Spanish Cedar for Furniture?

      Characteristics of Spanish Cedar make it problematic, even for porch furniture. January 27, 2007

We're a two man cabinet shop and have a customer that wants us to make her a couple of coffee tables for her porch, the rails of which are Spanish cedar - she wants them to match (she decided against ipe, which is what the deck is made of, to our delight). We don't use Spanish cedar much, being a cabinet shop. Seems like it would be too soft for a table surface. Is there a harder alternative that will closely resemble it? We thought of mahogany, but it's one arm, one leg per board foot compared to cedar right now. By the way, would you finish this with spar, since it will sit on the porch (shaded from sun and rain fairly well), or would pre-cat or CV do the trick?

Forum Responses
(Furniture Making Forum)
From contributor M:
I use Spanish cedar for the linings of my humidors - and you're able to very easily scratch that species with just a thumbnail. It's not robust enough for furniture unless behind glass in a museum.

How about lyptus? Similar coloring, similar graining, much higher modulus of elasticity and rupture than Spanish cedar. Also should be one limb cheaper than mahogany per bf.

Spar is not any more waterproof nor appreciably any more UV resistant than regular varnish. It's got more long oils in the mix to promote flexibility more than anything else. In my experience it's got adhesion issues after just one season, meaning it'll need to be sanded/recoated every year and stripped entirely and refinished from the ground up about one season out of five.

I applied spar to a north-facing exterior patio door, located under a cantilevered overhang of my own house a few years ago and sorely wish I didn't. Maintenance is a bear, cosmetics are great for about 30 days, and then the bloom comes off of the rose. This summer it gets stripped and I'll be searching for another product.

From contributor P:
I've used Spanish cedar for several projects, and it's not as soft as you might think. It's certainly not as soft as the North American cedars. It's often used in Central America for paneling and doors. In fact, I've read that it's one of the most utilized woods down there. If mahogany, which is the closest match, is too expensive, I'd suggest giving the customer what he/she wants and be done with it. It's nice stuff to work with. Just be careful of stock, which is oozing sap from pockets. It may never stop, and messes up your finish. For outside use, I'd go with spar, since it can be easily touched up or refinished, if necessary, which is more than can be said for the more exotic choices.

From the original questioner:
Thanks. Does Spanish cedar change color appreciably with sunlight as cherry and mahogany do?

From contributor M:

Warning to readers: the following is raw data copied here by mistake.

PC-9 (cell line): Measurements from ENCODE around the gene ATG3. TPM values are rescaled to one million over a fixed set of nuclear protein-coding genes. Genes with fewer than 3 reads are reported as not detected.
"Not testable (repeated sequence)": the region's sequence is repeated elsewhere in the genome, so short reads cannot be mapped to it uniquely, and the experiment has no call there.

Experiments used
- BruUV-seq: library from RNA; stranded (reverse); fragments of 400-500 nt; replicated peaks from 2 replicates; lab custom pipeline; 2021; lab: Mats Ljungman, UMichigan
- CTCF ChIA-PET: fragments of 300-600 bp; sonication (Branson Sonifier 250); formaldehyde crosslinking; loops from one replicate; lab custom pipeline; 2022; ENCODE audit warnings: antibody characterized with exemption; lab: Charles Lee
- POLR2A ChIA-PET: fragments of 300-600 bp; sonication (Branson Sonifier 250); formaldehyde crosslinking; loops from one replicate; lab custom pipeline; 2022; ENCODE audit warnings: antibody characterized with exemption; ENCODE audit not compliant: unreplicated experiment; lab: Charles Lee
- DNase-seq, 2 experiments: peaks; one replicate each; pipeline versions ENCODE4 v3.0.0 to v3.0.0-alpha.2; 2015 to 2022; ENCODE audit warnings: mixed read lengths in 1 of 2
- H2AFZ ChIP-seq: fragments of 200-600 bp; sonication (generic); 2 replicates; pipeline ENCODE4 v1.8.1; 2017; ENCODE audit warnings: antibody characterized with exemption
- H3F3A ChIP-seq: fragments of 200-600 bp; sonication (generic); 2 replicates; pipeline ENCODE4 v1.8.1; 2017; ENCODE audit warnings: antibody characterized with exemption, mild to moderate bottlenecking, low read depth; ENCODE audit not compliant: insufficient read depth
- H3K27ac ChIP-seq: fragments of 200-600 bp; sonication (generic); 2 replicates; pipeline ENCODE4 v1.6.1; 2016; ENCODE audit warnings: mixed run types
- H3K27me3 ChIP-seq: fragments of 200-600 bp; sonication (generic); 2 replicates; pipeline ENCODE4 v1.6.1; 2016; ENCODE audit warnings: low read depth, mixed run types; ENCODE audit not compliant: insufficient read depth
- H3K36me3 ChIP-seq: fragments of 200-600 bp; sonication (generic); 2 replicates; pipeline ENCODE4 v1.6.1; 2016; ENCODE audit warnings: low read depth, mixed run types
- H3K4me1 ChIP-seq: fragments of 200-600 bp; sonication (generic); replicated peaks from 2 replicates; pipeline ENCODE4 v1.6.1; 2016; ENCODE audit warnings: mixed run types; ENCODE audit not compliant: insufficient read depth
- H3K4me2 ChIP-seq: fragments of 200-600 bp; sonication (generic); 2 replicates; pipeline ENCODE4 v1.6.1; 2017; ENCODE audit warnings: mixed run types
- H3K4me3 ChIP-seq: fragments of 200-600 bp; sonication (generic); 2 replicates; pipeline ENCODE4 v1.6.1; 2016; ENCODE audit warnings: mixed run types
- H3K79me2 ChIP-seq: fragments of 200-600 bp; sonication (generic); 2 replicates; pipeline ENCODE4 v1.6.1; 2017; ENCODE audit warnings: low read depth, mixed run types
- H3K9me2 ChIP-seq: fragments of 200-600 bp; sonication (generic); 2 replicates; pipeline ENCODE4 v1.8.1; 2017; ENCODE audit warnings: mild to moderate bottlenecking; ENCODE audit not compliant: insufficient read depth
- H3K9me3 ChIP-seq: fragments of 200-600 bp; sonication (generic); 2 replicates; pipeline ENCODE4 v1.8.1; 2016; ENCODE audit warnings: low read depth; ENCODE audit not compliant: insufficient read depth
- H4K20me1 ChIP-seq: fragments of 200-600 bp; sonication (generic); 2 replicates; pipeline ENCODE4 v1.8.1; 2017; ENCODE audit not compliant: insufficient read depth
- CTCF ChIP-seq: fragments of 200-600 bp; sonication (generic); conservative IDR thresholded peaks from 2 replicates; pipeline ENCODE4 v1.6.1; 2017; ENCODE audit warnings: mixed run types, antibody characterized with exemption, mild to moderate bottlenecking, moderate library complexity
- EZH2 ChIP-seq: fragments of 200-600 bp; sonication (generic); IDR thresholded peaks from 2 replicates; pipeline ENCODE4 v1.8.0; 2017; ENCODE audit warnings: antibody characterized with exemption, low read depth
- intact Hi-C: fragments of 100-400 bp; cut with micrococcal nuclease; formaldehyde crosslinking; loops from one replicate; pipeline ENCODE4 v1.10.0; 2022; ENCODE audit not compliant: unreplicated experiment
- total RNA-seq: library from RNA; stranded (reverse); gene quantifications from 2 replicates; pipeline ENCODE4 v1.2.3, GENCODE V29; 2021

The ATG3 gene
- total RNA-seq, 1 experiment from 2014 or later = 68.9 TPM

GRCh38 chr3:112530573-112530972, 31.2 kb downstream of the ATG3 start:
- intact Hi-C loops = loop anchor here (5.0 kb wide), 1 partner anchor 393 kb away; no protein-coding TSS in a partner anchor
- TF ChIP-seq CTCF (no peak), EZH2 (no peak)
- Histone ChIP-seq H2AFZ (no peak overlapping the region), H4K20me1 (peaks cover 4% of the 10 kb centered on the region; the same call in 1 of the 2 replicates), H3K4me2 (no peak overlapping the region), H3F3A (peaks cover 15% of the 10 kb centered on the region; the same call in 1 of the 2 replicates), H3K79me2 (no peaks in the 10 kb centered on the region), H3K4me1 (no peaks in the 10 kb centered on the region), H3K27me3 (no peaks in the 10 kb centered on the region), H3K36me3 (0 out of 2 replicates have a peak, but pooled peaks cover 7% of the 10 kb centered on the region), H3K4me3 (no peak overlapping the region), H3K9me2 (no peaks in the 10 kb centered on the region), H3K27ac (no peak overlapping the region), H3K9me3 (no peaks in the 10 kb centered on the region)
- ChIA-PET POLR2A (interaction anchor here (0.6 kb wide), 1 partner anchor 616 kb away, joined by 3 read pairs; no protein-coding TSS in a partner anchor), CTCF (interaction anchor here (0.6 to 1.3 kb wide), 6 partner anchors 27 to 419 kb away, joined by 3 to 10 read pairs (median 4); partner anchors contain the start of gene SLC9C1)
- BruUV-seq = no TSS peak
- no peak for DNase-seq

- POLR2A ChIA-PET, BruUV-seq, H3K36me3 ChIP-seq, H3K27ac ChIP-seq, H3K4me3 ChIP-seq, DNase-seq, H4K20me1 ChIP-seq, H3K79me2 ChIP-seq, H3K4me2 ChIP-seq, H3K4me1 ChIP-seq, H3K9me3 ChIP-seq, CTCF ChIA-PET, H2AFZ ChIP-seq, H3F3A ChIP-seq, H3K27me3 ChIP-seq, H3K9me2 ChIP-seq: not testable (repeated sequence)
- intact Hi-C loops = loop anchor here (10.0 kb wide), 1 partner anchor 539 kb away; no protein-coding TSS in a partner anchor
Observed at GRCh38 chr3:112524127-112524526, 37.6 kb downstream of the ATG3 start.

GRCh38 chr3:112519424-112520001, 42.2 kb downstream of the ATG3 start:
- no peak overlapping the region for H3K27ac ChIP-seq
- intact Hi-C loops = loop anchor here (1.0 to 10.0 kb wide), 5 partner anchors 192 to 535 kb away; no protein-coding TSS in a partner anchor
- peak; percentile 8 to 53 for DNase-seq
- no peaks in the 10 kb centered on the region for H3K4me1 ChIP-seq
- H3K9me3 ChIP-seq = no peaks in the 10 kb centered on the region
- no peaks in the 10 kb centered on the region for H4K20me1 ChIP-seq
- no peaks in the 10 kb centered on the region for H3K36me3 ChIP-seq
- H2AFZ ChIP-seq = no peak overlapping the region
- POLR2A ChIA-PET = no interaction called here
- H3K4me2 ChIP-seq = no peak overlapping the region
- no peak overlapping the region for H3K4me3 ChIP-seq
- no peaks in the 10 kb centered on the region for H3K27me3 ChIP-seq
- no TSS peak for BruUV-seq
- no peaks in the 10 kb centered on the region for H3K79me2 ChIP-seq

Can't answer that for you - my Spanish cedar stays in dark, humid environments and remains unfinished, lending moisture to rolled tobacco products.

Do heed contributor P's point about the sap weeping, though. Spanish cedar likes to unexpectedly weep sticky sap out of some boards. That'll positively play hob with a finish. So be very discriminating with board selection if you do end up using this species. (I still think lyptus should be considered instead... but hey, that's just me.)

From contributor P:
How about using Meranti, which is great for this application as well as for decking. I'm in the Northeast and we're paying about two dollars a lineal foot for milled 1"thick by 5.5" wide, which I've also been using for screen door material for the last seven years. Its properties are about the same as mahogany and the machinability is fantastic. I've even used it for exterior cabinetry in a semi-covered area, porch/patio, and they really hold up well. Five years so far and still look new. As for an exterior finish, I'd go with the West System Epoxy, clear resin with the catalyst, no fiber, brush it on, sand with 320, then rub on a clear gel coat.

From contributor K:
The latest edition of Woodshop News has an article about using Spanish cedar as a mahogany substitute. Some discussion of market trends and availability. Also, some time ago, when humidors were the rage, I read that there are several species out there. The sappy types are less desirable species. Apparently, the true Spanish cedar is less or not sappy.

From contributor S:
White oak?

The comments below were added after this Forum discussion was archived as a Knowledge Base article (add your comment).

Comment from contributor D:
I've just finished milling about 1000 bf of Spanish cedar for a pergola that I designed. What I learned is that it varies in density and color as widely as any wood I've ever seen. That explains the soft and hard perceptions of the wood if the user has only worked with small quantities. Overall, I like the wood. It tools nicely and has a short grain structure much like mahogany.

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